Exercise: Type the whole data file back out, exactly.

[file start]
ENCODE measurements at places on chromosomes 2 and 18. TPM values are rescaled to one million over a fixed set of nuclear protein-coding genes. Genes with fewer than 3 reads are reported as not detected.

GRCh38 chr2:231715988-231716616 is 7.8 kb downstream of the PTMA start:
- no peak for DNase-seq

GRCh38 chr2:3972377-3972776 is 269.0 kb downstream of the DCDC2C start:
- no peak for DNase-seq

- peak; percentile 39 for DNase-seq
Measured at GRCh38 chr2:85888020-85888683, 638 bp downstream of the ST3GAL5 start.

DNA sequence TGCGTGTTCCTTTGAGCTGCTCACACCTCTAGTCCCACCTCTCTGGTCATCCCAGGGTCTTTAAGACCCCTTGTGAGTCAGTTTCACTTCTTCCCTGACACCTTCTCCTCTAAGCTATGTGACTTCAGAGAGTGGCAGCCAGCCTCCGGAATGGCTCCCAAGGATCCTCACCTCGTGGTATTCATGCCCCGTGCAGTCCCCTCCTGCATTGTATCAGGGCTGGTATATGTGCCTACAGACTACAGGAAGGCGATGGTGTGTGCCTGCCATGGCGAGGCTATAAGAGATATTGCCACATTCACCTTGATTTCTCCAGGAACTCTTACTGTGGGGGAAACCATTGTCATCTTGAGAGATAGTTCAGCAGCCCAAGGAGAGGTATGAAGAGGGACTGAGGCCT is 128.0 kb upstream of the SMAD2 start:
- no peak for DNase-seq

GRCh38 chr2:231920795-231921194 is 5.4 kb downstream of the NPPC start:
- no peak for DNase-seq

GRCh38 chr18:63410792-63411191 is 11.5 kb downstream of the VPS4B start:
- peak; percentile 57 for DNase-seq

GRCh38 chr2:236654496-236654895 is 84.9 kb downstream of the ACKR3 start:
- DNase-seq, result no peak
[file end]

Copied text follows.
ENCODE measurements at places on chromosomes 2 and 18. TPM values are rescaled to one million over a fixed set of nuclear protein-coding genes. Genes with fewer than 3 reads are reported as not detected.

GRCh38 chr2:231715988-231716616 is 7.8 kb downstream of the PTMA start:
- no peak for DNase-seq

GRCh38 chr2:3972377-3972776 is 269.0 kb downstream of the DCDC2C start:
- no peak for DNase-seq

- peak; percentile 39 for DNase-seq
Measured at GRCh38 chr2:85888020-85888683, 638 bp downstream of the ST3GAL5 start.

DNA sequence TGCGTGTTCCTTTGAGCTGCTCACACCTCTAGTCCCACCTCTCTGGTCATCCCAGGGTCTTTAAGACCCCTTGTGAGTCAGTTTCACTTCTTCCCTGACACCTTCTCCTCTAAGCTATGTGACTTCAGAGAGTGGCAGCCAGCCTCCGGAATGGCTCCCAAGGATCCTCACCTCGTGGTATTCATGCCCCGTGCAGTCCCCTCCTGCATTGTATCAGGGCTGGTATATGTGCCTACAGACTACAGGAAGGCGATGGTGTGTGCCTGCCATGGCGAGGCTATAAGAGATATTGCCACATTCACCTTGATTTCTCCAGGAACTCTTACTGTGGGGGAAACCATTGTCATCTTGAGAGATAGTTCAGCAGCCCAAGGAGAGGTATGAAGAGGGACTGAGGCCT is 128.0 kb upstream of the SMAD2 start:
- no peak for DNase-seq

GRCh38 chr2:231920795-231921194 is 5.4 kb downstream of the NPPC start:
- no peak for DNase-seq

GRCh38 chr18:63410792-63411191 is 11.5 kb downstream of the VPS4B start:
- peak; percentile 57 for DNase-seq

GRCh38 chr2:236654496-236654895 is 84.9 kb downstream of the ACKR3 start:
- DNase-seq, result no peak